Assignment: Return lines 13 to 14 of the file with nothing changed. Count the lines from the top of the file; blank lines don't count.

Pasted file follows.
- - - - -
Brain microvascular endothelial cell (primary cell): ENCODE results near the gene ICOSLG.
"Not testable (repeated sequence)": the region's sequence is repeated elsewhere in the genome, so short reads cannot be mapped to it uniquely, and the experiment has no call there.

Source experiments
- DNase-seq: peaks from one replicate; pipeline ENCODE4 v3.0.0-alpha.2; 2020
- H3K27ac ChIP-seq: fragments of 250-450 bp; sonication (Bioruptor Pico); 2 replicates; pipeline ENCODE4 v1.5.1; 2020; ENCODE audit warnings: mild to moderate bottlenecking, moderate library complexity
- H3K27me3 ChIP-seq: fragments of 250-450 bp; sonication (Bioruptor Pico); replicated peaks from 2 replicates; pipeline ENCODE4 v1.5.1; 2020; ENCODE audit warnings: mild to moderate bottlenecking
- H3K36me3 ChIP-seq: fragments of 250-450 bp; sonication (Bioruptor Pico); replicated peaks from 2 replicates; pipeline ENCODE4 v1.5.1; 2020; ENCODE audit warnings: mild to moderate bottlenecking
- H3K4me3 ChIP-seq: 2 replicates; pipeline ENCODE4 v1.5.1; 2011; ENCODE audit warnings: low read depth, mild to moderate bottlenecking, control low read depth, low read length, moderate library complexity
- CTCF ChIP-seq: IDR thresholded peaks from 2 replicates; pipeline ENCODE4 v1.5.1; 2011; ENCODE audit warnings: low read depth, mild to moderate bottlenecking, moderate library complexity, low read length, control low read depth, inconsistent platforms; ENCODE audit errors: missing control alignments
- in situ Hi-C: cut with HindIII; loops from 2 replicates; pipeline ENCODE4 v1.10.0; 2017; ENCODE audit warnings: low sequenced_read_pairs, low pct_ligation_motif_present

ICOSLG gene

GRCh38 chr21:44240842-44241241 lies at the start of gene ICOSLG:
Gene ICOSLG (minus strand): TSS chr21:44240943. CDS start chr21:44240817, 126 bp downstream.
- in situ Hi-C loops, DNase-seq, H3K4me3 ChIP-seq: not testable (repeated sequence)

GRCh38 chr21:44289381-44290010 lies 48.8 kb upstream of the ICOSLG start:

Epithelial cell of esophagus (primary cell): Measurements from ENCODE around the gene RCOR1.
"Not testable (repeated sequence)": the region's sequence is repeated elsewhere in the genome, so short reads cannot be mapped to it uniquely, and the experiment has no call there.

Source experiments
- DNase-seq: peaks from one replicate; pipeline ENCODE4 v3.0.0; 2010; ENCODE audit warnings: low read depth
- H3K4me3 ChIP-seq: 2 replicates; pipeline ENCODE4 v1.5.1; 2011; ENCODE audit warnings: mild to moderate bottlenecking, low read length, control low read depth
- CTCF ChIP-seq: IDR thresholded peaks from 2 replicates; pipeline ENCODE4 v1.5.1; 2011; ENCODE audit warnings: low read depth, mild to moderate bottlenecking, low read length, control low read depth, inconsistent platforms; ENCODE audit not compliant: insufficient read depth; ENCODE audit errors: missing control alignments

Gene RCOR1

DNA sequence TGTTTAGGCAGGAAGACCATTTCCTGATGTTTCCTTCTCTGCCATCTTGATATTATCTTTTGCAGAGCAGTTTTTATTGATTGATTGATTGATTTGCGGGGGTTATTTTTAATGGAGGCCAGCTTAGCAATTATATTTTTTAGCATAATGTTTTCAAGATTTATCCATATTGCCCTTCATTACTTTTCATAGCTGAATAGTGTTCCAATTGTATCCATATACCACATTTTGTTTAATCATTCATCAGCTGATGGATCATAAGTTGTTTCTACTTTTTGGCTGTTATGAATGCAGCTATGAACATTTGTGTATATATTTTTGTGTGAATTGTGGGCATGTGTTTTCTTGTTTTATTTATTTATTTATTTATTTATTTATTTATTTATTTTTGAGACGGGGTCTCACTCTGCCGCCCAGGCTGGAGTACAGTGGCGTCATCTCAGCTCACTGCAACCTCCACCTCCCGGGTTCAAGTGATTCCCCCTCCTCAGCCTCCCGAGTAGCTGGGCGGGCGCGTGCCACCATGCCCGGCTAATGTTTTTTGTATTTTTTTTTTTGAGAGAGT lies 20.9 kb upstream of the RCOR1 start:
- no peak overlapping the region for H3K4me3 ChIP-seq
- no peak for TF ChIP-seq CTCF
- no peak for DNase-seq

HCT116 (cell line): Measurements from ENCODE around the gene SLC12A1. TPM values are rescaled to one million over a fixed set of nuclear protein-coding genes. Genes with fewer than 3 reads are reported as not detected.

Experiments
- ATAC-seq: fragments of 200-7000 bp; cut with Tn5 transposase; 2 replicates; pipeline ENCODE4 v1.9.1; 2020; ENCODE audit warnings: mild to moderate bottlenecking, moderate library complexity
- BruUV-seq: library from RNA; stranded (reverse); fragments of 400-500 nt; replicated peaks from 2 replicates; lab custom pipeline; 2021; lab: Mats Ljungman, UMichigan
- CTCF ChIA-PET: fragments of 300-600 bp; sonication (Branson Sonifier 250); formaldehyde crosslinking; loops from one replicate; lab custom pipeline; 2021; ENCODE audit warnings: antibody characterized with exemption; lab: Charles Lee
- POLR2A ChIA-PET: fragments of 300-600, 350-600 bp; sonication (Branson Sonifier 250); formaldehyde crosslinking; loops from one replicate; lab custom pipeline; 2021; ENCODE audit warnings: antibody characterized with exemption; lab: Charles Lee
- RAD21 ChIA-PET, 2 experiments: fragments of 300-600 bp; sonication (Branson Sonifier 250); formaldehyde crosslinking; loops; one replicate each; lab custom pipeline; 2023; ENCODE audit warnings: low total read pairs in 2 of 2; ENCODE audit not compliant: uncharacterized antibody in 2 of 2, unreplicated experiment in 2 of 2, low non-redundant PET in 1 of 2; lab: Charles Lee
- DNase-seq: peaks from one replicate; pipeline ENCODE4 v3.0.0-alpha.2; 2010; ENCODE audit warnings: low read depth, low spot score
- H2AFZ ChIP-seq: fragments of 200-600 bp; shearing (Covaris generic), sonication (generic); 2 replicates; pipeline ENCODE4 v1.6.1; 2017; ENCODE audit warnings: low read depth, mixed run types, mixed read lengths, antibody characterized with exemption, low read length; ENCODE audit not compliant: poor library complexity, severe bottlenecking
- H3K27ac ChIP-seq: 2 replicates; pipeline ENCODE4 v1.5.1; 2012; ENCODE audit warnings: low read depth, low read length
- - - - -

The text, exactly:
Gene ICOSLG (minus strand): TSS chr21:44240943. CDS start chr21:44240817, 126 bp downstream.
- in situ Hi-C loops, DNase-seq, H3K4me3 ChIP-seq: not testable (repeated sequence)